the pause-a site of condensation where multiple perspectives converge.
This pause is Orpheus' look back without the loss of Eurydice; in
fact, the look back places loss under erasure by reaffirming the
multiple and seemingly contradictory dimensions of the "I."
Subsequently, the achieved "pause / in the infinite rhythm
/ of the heart and of heaven" is explicitly linked with the
poem's ability to invoke, presence, and resurrect multiple perspectives.
In essence, the poem for H.D. arises out of the
cracks between seemingly dissonant planes and forms a bridge-an
ideological suture-that mediates the various narrative textures.
Helen in Egypt does not refute the various stories, but the
defence transforms those stories into another shape. As Rachel
Blau DuPlessis argues,
By postulating that
another shape to traditional stories, occurs necessarily, H.D.
mutes the critique she is making. In her view, stories are
not created but recovered; they are not new-made but really old.
Helen in Egypt is the archeological site where those recovered
stories are found. ("Romantic Thralldom," 416)
H.D. invokes the ghosts
of Helen's identity by recreating the heteroglossic layering of
texts and memories that mirrors the force of subjectivity
and poetic becoming.
Helen in Egypt
recovers, shelters, and nurtures, the voice of Helen, but whereas
H.D. recognizes that Helen is "inscribed" within the boundaries
of vested political interests, the poem shifts its focus away from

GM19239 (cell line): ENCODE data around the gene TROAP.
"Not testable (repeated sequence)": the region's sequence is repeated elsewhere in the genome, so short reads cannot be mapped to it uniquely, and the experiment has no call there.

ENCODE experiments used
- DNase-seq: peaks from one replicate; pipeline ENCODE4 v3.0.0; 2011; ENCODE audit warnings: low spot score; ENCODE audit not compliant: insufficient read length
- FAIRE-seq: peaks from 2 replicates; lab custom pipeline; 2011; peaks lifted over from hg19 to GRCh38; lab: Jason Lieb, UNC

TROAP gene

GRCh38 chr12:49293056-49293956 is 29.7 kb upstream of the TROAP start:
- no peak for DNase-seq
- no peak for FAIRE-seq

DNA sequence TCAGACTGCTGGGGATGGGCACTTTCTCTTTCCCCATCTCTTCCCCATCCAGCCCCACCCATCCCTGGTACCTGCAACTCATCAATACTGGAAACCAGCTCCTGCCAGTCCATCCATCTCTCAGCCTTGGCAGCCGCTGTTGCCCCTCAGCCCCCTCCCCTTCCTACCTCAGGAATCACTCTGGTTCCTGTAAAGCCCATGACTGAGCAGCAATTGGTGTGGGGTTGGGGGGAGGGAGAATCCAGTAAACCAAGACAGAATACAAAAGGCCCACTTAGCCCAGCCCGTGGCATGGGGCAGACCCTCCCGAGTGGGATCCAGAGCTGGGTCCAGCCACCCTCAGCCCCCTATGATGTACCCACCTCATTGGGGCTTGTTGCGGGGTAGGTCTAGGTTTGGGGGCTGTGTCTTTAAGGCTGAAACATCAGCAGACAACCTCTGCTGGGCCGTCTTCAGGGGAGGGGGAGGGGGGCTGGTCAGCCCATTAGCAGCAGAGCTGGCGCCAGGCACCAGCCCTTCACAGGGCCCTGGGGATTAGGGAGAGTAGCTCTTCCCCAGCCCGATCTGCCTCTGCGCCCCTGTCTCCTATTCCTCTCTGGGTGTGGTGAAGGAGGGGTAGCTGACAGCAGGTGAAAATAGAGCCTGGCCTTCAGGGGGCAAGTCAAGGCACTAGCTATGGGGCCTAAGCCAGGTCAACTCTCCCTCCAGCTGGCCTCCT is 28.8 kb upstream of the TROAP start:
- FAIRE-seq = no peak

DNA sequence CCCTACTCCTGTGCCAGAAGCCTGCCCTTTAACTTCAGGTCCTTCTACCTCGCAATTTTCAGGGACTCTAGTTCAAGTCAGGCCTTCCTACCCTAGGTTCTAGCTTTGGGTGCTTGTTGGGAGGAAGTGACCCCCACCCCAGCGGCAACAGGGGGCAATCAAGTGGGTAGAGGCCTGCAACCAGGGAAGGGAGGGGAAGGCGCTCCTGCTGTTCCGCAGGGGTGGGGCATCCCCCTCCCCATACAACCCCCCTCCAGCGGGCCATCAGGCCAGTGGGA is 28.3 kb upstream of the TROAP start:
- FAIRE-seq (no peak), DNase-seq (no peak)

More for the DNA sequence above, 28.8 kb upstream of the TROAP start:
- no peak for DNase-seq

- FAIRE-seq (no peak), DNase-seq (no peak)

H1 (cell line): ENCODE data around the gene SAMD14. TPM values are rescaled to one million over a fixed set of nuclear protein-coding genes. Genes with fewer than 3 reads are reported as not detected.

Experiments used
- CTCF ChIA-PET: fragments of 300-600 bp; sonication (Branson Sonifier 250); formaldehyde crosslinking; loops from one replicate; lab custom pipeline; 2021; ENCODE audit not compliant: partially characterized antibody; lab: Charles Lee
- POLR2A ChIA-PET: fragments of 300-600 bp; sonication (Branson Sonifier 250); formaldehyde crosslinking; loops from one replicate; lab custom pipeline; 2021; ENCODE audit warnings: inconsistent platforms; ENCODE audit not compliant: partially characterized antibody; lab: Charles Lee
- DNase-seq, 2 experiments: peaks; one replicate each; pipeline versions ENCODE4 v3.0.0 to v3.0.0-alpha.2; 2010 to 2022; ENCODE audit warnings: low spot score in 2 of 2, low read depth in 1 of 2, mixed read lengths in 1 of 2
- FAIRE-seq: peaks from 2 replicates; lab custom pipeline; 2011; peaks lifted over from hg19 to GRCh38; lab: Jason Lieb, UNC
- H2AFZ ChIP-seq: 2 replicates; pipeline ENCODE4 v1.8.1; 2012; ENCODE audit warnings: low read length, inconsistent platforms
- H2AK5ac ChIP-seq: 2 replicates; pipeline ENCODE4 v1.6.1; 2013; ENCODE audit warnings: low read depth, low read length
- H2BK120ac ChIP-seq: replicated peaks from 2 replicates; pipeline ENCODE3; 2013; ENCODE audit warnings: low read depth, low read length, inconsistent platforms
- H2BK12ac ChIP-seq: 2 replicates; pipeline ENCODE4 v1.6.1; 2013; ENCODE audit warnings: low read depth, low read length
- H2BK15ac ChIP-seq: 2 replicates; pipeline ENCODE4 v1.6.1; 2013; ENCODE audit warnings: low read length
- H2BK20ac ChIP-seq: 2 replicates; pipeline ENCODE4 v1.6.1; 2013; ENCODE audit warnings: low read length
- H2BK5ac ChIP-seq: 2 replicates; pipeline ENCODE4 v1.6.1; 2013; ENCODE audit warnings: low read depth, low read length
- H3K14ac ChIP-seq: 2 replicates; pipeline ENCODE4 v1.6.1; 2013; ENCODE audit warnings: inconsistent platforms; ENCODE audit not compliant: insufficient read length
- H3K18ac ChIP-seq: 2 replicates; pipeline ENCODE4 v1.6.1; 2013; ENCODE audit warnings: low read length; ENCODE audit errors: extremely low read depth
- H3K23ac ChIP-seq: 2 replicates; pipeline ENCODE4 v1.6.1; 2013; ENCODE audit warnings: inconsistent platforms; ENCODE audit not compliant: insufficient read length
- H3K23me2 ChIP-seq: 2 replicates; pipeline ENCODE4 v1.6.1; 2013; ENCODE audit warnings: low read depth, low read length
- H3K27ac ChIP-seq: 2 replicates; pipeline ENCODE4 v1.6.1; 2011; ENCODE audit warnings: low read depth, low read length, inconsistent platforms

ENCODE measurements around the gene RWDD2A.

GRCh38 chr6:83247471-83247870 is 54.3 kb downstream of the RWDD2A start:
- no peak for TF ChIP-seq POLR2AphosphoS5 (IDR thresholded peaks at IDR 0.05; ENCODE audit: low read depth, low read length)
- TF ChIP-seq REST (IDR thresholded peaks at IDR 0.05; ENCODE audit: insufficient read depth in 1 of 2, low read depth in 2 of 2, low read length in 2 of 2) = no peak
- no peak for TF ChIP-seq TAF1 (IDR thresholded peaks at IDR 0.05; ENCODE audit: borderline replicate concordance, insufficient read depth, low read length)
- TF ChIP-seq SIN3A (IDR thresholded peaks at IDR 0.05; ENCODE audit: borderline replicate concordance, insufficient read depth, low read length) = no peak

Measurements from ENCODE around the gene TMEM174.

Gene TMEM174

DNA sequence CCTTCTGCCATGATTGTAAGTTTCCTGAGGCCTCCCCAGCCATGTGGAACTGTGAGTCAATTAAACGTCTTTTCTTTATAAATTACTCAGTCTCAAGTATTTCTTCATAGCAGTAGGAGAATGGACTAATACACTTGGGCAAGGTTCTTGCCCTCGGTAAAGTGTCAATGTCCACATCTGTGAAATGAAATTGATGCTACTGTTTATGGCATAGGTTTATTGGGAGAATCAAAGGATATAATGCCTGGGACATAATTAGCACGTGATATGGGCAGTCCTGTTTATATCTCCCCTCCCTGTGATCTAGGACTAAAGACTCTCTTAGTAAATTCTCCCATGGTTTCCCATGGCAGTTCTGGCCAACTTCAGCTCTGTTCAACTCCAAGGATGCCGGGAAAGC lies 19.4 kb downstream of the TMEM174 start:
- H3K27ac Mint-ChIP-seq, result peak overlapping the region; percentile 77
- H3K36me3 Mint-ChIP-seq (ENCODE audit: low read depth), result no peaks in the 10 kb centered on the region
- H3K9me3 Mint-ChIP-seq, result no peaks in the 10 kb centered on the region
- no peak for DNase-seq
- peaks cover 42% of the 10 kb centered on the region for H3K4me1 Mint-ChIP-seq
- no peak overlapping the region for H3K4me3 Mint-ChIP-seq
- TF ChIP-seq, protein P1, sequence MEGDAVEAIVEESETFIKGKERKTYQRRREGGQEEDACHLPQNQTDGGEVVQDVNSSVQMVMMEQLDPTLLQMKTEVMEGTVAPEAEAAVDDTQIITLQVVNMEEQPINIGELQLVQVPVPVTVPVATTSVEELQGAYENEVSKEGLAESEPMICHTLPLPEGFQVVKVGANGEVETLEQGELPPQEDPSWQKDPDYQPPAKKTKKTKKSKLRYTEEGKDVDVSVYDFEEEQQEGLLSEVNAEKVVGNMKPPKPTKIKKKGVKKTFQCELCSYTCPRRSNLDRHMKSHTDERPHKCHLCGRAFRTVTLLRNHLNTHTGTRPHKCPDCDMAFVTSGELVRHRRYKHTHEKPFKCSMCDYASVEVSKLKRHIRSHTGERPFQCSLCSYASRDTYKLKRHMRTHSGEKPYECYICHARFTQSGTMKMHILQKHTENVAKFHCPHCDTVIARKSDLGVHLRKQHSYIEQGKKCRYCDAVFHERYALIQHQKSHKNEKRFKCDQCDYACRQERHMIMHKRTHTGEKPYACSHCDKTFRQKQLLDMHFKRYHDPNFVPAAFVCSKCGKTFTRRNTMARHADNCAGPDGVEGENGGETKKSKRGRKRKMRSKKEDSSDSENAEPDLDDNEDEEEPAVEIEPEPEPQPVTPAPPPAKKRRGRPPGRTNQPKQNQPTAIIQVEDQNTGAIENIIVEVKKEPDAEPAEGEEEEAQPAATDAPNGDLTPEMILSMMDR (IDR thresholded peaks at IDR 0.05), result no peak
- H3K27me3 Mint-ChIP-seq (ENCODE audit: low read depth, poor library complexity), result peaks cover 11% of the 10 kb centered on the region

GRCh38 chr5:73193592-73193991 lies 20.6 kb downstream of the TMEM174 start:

these ideological tensions towards Helen in order to grant the space
for her to penetrate these boundaries and claim her own agency.
In essence, the poem partially effaces the issue of ideology by
placing Helen (and not the chorus) at the core. The
onus, therefore, falls upon Helen to realize the potency of love
and transform herself from ghost to person. The move from
the chorus to Helen diffuses her status as passive cipher and affirms
her role as self-liberating hero. Yet this also mutes the
underlying cultural oppression that Helen encounters. But
as Susan Gubar notes, "[H.D.] hides her private meaning behind
public words in a juggling act that tells us a great deal about
the anxieties of many women poets" ("Echoing Spell"
299). Cultural anxiety may have inhibited H.D. from engaging
in a direct and explicit analysis of the marginalized position of
women in society, but the narrative of reclaiming personal agency
speaks directly to H.D.'s experience as a writer and her conception
of the inherent power of poetry. In this regard, Helen stands